- The Washington Times - Tuesday, September 20, 2005

Montgomery County Council members yesterday expressed surprise and confusion over why construction continued in Clarksburg as investigations into hundreds of building violations were ongoing.

The county Department of Park and Planning issued a stop-work order on clearing or grading land in Clarksburg on Monday, more than two months after violations were first reported.

“I think everybody was under the assumption that there was no more building going on, and in fact there was,” said County Council member Steven Silverman, at-large Democrat.

Council member Michael Knapp, a Germantown Democrat who represents Clarksburg, said he thought no construction had occurred there since July 7, except for a few homes that were under contract.

During a July 7 hearing, the county Planning Board determined that more than 500 homes had been built too high or too close to the street in the Clarksburg Town Center. Planning officials at the time said homes under contract could be “grandfathered in” and built even if they, too, violated height or setback restrictions.

“I couldn’t figure out what they were saying,” Mr. Knapp said yesterday.

On Monday, Planning Board spokeswoman Nancy Lineman said builders in Clarksburg in June had imposed a voluntary stop-work order on themselves until the July 7 hearing.

After the hearing, “the builders could construct virtually anything they wanted to as long as the construction conformed with height and setback requirements in the site plan,” Ms. Lineman said Monday.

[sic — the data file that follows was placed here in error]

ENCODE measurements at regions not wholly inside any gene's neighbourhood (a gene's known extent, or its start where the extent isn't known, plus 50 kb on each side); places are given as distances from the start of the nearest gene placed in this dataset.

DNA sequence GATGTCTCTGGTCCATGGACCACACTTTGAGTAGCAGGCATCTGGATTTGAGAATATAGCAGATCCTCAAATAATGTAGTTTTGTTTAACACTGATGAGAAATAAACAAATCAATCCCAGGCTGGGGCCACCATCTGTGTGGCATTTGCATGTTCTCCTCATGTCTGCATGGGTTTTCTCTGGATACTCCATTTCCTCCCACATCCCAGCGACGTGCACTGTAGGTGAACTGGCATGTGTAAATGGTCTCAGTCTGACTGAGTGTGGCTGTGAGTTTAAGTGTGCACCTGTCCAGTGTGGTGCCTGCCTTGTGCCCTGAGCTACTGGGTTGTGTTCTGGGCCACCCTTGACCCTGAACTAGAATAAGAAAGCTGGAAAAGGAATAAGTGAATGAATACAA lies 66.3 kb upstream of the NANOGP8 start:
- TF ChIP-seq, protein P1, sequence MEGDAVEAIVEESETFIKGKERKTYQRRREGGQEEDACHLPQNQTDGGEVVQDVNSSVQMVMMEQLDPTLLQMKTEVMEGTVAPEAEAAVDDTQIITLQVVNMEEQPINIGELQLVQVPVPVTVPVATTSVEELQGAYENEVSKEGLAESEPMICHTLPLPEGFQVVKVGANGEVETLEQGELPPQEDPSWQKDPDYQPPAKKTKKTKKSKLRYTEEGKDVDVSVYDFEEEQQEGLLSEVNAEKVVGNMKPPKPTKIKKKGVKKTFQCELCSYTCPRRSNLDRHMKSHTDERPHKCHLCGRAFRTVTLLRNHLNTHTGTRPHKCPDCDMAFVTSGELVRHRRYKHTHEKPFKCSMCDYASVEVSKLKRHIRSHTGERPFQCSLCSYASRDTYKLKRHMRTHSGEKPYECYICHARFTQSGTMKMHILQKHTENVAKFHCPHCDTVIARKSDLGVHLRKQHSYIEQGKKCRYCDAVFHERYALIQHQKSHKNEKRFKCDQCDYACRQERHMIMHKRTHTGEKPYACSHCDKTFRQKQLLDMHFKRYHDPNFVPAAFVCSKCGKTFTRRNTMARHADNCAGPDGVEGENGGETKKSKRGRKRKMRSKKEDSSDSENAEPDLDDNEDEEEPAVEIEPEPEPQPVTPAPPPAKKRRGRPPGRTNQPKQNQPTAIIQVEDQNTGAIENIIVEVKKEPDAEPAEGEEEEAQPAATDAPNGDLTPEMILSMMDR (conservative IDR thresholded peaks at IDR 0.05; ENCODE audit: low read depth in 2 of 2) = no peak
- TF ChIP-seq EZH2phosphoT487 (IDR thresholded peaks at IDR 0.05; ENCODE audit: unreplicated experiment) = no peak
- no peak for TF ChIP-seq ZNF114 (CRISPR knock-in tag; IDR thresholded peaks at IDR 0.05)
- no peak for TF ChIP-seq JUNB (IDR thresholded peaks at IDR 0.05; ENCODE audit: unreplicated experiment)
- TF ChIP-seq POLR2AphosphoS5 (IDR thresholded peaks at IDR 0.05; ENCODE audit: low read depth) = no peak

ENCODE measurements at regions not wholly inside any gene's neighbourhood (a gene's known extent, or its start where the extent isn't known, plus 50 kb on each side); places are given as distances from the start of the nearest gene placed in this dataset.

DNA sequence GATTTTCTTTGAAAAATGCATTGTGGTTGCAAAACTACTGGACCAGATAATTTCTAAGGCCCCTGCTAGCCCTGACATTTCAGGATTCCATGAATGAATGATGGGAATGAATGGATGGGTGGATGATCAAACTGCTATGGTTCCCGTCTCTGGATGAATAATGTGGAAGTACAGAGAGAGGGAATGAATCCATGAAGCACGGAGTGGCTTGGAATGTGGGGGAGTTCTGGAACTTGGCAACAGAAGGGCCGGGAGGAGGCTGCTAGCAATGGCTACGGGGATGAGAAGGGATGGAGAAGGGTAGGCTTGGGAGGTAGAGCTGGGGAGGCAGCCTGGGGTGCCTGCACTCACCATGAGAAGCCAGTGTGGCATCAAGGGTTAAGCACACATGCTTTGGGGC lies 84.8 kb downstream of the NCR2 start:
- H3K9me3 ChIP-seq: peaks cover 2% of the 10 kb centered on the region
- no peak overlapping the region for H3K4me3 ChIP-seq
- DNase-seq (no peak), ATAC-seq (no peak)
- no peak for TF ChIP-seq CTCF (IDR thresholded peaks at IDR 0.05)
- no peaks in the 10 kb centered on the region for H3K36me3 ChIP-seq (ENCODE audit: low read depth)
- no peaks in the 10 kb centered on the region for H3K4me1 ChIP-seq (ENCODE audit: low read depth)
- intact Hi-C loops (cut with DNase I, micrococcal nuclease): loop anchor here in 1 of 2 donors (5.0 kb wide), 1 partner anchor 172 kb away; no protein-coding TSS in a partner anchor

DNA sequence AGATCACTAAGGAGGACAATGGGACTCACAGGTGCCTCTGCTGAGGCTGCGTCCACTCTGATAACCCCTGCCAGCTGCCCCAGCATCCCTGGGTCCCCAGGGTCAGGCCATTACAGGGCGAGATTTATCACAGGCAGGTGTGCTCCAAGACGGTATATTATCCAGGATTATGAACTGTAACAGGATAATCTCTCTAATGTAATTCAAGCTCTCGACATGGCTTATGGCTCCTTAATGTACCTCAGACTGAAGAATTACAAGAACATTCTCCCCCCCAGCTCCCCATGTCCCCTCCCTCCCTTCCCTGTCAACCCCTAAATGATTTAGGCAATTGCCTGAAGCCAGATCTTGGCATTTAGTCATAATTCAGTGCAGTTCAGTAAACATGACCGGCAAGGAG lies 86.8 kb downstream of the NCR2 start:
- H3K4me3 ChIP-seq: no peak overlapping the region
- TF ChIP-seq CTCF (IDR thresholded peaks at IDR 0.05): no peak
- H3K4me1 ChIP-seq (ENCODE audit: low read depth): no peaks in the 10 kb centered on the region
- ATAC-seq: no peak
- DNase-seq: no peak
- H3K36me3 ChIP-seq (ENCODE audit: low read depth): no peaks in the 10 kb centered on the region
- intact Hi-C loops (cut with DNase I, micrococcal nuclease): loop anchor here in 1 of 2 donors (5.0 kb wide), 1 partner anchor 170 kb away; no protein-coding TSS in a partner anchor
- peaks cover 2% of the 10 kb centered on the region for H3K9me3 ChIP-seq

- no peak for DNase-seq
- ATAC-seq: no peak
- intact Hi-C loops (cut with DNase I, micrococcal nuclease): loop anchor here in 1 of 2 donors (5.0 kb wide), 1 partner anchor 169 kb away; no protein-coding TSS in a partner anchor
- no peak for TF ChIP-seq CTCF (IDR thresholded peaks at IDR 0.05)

The stop-work order issued Monday means builders no longer are “permitted to prepare to build” in Clarksburg, she said, adding that they had been clearing and grading land in preparation for more construction.

The county government’s inspector general, the Maryland special prosecutor and the council staff have been conducting separate investigations into the violations since this summer.

On Monday, planning officials told council members that they still do not know the full scope of the Clarksburg violations.

Several lots for single-family homes are as much as 800 square feet too small, said Rose Krasnow, development review chief for Park and Planning, the Planning Board’s staff.

Plat records — drawings that show blocks of 10 to 30 homes — do not match the legally binding site plan, Mrs. Krasnow told council members Monday.

In addition, an attorney for the residents group that uncovered the height and setback violations has sent to Planning Board Chairman Derick Berlage a letter noting other violations.

In his letter Monday to Mr. Berlage, attorney David W. Brown said his client — the Clarksburg Town Center Advisory Committee — has found that many side yards and back yards are too small, the space between many homes is too narrow, and many back yards have been overwhelmed by accessory buildings such as garages.

Also, affordable housing units have not been dispersed throughout the community, the letter said.

Ms. Lineman did not return calls seeking comment yesterday.


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